Reopening transport links: new opportunities for Armenia or security threat?
The end of the second Karabakh war on November 9 brought with it an agreement to open transport links in the region which have been closed for 30 years.
The trilateral agreement signed in November states that a transit land corridor along Armenia’s southern border with Iran should connect Azerbaijan with its exclave, the autonomous republic of Nakhichevan.
This transit corridors have become a topic of dispute in Armenia, as many experts believe that any possible economic transformation thanks to the routes is a myth.
In their opinion, opening the routes does not guarantee Armenia anything, except for “new geopolitical risks”.
- Op-ed: ‘Blood, toil, tears and sweat’ – solving the Armenian political crisis
- ‘Border with Azerbaijan being defined under threat of second war’ – Armenian Ombudsman
- Armenian PM: ‘2021 a year to restore the economy.’ Experts doubtful
Which transport routes should reopen
New rail and links in the South Caucasus will open several previously closed routes, in particular:
- a route connecting the Azerbaijani Autonomous Republic of Nakhichevan with the rest of the country, for which a road will be built through the territory of Armenia (currently trips to Nakhchivan are only possible by air or via the territory of Iran)
- road and rail routes from Armenia to Russia through the territory of Azerbaijan (at present the only existing and economically critical for Armenia land route to Russia passes through Georgia. This road is congested and often closed due to weather conditions)
- Russia and Turkey will get the possibility of land communication through the territories of Armenia and Azerbaijan.
What the experts say
Political scientist Vahe Davtyan believes that the agreements between the countries have little to do with economic benefits and “do not guarantee Armenia anything except new geopolitical risks”:
“The proclaimed need to reopen communication routes in the region with the integration of Armenian transport infrastructures into them is nothing more than another manifestation of the populism characteristic of the Armenian political reality of the last 2.5 years.
One does not need to be an expert to realize that the launch of railway communication along the specified route will finally close the transport ring around Armenia. What it means is that the blockade, which the republic has been faced with for the past 30 years, will both remain intact and acquire a new form”.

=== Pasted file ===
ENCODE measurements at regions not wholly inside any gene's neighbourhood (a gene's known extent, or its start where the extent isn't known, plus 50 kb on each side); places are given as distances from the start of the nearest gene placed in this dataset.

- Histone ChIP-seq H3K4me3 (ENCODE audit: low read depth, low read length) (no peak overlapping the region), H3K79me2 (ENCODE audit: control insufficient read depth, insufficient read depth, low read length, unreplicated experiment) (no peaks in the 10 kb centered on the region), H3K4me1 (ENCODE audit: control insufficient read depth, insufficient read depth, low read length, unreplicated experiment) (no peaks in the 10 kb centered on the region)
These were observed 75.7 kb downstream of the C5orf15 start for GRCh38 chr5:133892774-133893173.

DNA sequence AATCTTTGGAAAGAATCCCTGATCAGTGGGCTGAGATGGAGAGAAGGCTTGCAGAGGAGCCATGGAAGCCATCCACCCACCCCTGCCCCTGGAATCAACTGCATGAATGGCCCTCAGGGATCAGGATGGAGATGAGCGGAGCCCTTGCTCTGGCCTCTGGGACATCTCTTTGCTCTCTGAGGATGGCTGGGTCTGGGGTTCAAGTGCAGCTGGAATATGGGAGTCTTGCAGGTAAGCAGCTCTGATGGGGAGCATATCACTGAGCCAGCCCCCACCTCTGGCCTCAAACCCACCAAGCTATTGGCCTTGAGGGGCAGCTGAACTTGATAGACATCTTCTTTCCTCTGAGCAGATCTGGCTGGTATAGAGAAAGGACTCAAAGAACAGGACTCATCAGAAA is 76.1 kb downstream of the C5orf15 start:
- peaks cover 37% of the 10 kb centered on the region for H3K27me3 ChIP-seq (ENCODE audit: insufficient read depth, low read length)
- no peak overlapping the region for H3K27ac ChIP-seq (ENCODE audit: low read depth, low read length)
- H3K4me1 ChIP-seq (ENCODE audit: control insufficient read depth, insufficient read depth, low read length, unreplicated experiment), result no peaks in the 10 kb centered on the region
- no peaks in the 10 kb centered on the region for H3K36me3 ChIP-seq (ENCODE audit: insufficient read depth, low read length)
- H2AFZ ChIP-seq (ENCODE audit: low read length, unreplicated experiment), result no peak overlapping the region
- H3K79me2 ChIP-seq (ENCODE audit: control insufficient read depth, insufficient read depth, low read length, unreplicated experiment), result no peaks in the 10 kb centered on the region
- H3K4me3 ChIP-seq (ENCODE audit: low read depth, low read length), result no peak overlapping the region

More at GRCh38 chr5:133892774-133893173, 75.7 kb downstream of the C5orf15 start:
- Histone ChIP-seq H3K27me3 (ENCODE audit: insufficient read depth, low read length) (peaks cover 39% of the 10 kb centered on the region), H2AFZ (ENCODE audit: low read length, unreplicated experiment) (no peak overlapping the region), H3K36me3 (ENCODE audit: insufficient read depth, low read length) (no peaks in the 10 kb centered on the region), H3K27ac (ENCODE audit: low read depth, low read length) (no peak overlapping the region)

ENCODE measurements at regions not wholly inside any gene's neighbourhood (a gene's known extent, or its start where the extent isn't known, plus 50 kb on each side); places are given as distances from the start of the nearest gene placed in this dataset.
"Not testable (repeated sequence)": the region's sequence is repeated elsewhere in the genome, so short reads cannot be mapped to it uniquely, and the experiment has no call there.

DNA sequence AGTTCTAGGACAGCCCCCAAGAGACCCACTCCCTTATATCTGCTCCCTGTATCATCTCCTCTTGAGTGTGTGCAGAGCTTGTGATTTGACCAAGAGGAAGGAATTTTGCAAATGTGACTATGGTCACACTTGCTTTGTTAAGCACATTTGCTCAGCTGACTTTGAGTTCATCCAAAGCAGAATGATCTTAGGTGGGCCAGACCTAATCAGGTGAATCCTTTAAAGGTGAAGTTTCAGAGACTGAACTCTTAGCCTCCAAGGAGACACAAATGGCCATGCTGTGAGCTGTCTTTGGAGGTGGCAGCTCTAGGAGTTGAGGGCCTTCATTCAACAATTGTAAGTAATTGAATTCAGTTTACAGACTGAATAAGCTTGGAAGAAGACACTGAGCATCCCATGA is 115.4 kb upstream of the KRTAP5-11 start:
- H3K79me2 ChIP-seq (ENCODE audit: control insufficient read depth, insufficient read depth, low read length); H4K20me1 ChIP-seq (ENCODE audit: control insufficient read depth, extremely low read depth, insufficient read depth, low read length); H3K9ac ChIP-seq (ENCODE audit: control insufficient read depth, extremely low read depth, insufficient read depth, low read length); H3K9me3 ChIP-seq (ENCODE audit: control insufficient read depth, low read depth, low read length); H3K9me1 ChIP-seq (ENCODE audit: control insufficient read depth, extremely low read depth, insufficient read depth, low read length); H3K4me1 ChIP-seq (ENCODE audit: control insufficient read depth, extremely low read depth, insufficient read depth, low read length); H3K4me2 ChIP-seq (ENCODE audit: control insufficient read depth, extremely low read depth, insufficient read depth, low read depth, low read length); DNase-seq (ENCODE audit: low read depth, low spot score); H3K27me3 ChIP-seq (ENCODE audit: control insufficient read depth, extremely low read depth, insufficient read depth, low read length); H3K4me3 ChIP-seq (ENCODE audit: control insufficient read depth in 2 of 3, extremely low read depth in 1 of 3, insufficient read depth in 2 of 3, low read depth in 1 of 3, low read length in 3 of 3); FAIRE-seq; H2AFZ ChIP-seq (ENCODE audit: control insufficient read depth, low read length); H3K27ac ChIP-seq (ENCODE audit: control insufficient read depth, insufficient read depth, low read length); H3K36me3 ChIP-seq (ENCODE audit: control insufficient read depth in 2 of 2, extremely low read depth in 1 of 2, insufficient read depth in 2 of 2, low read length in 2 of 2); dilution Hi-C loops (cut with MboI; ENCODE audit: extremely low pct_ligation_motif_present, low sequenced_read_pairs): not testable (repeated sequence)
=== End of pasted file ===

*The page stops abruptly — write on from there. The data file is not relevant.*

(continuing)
Vahe Davtyan said that it would make more sense to reopen the Kars-Gyumri railway, which operated until 1993:
“This railway line is in a usable condition and, according to experts, with the appropriate repair works, it can be used within 1-2 months. With the restoration of train traffic on this section, unblocking of regional communication routes could be implemented through the Armenian Yeraskh (north of the Ararat region) to Nakhichevan and further along the Kars-Gyumri route to Baku.
However, under the tough protectionist policy of the Turkish-Azerbaijani transport strategy, restoration of communication links with the full involvement of Armenian transport infrastructures today is hard to achieve”.
In this regard, Vahe Davtyan believes that the Armenian side in the framework of negotiations on unblocking communications only serves the interests of the Turkish-Azerbaijani tandem, questioning its own subjectivity.
Davetyan added that Armenia is acting not as a state with its own national interests, but as a territory that exists only to facilitate the transport integration of Ankara and Baku.
Head of the Analytical Center for Globalization and Regional Cooperation, political scientist Stepan Grigoryan believes that it is obvious that the unblocking of the South Caucasus, the reopening of the Armenia-Azerbaijan routes derives from the interests of the Kremlin. The goal of Russia, in his opinion, is to achieve the uninterrupted functioning of land roads leading from Russia to Turkey.
Stepan Grigoryan admits that restoration of transportation is, to some extent, in the interests of Armenia too, but he also points out the risks associated with it:
“For example, will the security of our cargo traveling through Azerbaijan be ensured or not? Moreover, the main risk will arise if the status of Nagorno-Karabakh is not included in the agenda and the program goes ahead. In this scenario, it is unclear whether Azerbaijan will agree to talk about the status of Artsakh or not. On top of that, the issue with the prisoners has not yet been resolved either”.
Director of the Apaven cargo transportation company Gagik Aghajanyan believes that the construction of a railway connecting the southern regions of Azerbaijan with Nakhichevan and Turkey by means of a corridor to Meghri risks the complete transport isolation of Armenia, which could turn into a disaster.
In Aghajanyan’s opinion, transportation routes can be restored without Meghri, and at a minimum cost. Aghajanyan is referring to the operation of the railway lines from Turkey through Akhuryan to Gyumri, Yerevan, Yeraskh, and Nakhichevan:
“Yeraskh is located 500-600 meters from the border with Nakhichevan. The only thing we need to do is to build a railway line covering these 500 meters to the border. The road via Yeraskh will allow us to access the Black Sea ports of Georgia through Nakhichevan. In addition, this road will not bypass Armenia like a corridor through Meghri”.